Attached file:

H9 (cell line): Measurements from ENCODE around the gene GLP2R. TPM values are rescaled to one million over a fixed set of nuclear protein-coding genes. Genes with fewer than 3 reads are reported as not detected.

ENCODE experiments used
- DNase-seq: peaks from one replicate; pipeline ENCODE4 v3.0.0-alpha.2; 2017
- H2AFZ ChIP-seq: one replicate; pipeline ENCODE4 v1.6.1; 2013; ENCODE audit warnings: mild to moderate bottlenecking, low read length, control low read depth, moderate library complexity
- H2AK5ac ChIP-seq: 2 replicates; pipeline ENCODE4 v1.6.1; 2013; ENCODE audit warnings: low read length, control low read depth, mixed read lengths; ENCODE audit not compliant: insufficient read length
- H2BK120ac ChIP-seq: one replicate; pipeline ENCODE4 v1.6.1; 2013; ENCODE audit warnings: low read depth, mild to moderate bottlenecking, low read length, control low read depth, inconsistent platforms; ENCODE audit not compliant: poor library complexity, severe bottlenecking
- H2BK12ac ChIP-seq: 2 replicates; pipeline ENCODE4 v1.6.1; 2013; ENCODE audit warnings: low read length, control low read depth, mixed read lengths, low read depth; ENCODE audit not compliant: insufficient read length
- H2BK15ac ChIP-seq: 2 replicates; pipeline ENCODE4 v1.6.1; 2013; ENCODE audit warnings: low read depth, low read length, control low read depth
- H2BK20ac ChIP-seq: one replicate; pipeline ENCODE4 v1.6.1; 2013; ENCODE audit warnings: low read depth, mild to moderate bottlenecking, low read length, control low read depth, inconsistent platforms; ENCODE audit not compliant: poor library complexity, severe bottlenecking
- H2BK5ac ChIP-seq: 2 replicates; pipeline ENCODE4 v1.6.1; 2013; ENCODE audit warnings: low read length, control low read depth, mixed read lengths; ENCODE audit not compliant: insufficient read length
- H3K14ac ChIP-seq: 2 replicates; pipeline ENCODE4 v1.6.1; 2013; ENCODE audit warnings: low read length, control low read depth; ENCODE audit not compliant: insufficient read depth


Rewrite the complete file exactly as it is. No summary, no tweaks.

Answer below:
H9 (cell line): Measurements from ENCODE around the gene GLP2R. TPM values are rescaled to one million over a fixed set of nuclear protein-coding genes. Genes with fewer than 3 reads are reported as not detected.

ENCODE experiments used
- DNase-seq: peaks from one replicate; pipeline ENCODE4 v3.0.0-alpha.2; 2017
- H2AFZ ChIP-seq: one replicate; pipeline ENCODE4 v1.6.1; 2013; ENCODE audit warnings: mild to moderate bottlenecking, low read length, control low read depth, moderate library complexity
- H2AK5ac ChIP-seq: 2 replicates; pipeline ENCODE4 v1.6.1; 2013; ENCODE audit warnings: low read length, control low read depth, mixed read lengths; ENCODE audit not compliant: insufficient read length
- H2BK120ac ChIP-seq: one replicate; pipeline ENCODE4 v1.6.1; 2013; ENCODE audit warnings: low read depth, mild to moderate bottlenecking, low read length, control low read depth, inconsistent platforms; ENCODE audit not compliant: poor library complexity, severe bottlenecking
- H2BK12ac ChIP-seq: 2 replicates; pipeline ENCODE4 v1.6.1; 2013; ENCODE audit warnings: low read length, control low read depth, mixed read lengths, low read depth; ENCODE audit not compliant: insufficient read length
- H2BK15ac ChIP-seq: 2 replicates; pipeline ENCODE4 v1.6.1; 2013; ENCODE audit warnings: low read depth, low read length, control low read depth
- H2BK20ac ChIP-seq: one replicate; pipeline ENCODE4 v1.6.1; 2013; ENCODE audit warnings: low read depth, mild to moderate bottlenecking, low read length, control low read depth, inconsistent platforms; ENCODE audit not compliant: poor library complexity, severe bottlenecking
- H2BK5ac ChIP-seq: 2 replicates; pipeline ENCODE4 v1.6.1; 2013; ENCODE audit warnings: low read length, control low read depth, mixed read lengths; ENCODE audit not compliant: insufficient read length
- H3K14ac ChIP-seq: 2 replicates; pipeline ENCODE4 v1.6.1; 2013; ENCODE audit warnings: low read length, control low read depth; ENCODE audit not compliant: insufficient read depth